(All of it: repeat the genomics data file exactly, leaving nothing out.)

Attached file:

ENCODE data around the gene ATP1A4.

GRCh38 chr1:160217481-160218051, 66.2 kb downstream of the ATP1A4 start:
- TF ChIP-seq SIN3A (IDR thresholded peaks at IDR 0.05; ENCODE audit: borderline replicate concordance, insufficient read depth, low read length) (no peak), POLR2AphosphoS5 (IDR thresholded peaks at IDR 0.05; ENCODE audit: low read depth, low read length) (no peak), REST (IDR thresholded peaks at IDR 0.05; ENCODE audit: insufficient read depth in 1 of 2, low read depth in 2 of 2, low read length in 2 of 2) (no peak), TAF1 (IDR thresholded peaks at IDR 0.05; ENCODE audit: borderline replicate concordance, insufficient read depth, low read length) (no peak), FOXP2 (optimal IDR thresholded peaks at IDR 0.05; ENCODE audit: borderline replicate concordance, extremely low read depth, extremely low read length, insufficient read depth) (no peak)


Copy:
ENCODE data around the gene ATP1A4.

GRCh38 chr1:160217481-160218051, 66.2 kb downstream of the ATP1A4 start:
- TF ChIP-seq SIN3A (IDR thresholded peaks at IDR 0.05; ENCODE audit: borderline replicate concordance, insufficient read depth, low read length) (no peak), POLR2AphosphoS5 (IDR thresholded peaks at IDR 0.05; ENCODE audit: low read depth, low read length) (no peak), REST (IDR thresholded peaks at IDR 0.05; ENCODE audit: insufficient read depth in 1 of 2, low read depth in 2 of 2, low read length in 2 of 2) (no peak), TAF1 (IDR thresholded peaks at IDR 0.05; ENCODE audit: borderline replicate concordance, insufficient read depth, low read length) (no peak), FOXP2 (optimal IDR thresholded peaks at IDR 0.05; ENCODE audit: borderline replicate concordance, extremely low read depth, extremely low read length, insufficient read depth) (no peak)